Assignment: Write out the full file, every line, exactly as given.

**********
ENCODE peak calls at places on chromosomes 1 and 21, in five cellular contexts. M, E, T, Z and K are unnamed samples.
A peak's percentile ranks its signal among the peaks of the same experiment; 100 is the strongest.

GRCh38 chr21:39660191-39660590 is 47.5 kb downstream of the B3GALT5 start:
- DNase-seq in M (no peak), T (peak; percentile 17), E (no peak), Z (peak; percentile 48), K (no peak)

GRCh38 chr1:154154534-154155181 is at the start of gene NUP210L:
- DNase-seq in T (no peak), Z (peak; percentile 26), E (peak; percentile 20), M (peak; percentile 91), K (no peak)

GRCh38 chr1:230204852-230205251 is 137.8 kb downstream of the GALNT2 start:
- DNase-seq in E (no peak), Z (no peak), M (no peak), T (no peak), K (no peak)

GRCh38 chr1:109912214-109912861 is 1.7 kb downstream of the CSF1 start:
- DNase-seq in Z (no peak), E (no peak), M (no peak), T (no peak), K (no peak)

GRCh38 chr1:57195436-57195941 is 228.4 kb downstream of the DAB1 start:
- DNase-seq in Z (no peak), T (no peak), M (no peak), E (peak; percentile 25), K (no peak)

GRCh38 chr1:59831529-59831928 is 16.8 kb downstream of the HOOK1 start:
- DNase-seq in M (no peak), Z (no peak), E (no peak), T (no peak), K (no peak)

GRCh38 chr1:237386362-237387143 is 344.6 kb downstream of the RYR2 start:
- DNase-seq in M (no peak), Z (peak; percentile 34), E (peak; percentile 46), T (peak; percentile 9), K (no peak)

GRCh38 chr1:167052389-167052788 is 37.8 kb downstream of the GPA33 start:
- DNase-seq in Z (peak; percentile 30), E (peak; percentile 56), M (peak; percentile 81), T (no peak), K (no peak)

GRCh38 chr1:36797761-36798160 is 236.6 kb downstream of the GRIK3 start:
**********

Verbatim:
ENCODE peak calls at places on chromosomes 1 and 21, in five cellular contexts. M, E, T, Z and K are unnamed samples.
A peak's percentile ranks its signal among the peaks of the same experiment; 100 is the strongest.

GRCh38 chr21:39660191-39660590 is 47.5 kb downstream of the B3GALT5 start:
- DNase-seq in M (no peak), T (peak; percentile 17), E (no peak), Z (peak; percentile 48), K (no peak)

GRCh38 chr1:154154534-154155181 is at the start of gene NUP210L:
- DNase-seq in T (no peak), Z (peak; percentile 26), E (peak; percentile 20), M (peak; percentile 91), K (no peak)

GRCh38 chr1:230204852-230205251 is 137.8 kb downstream of the GALNT2 start:
- DNase-seq in E (no peak), Z (no peak), M (no peak), T (no peak), K (no peak)

GRCh38 chr1:109912214-109912861 is 1.7 kb downstream of the CSF1 start:
- DNase-seq in Z (no peak), E (no peak), M (no peak), T (no peak), K (no peak)

GRCh38 chr1:57195436-57195941 is 228.4 kb downstream of the DAB1 start:
- DNase-seq in Z (no peak), T (no peak), M (no peak), E (peak; percentile 25), K (no peak)

GRCh38 chr1:59831529-59831928 is 16.8 kb downstream of the HOOK1 start:
- DNase-seq in M (no peak), Z (no peak), E (no peak), T (no peak), K (no peak)

GRCh38 chr1:237386362-237387143 is 344.6 kb downstream of the RYR2 start:
- DNase-seq in M (no peak), Z (peak; percentile 34), E (peak; percentile 46), T (peak; percentile 9), K (no peak)

GRCh38 chr1:167052389-167052788 is 37.8 kb downstream of the GPA33 start:
- DNase-seq in Z (peak; percentile 30), E (peak; percentile 56), M (peak; percentile 81), T (no peak), K (no peak)

GRCh38 chr1:36797761-36798160 is 236.6 kb downstream of the GRIK3 start: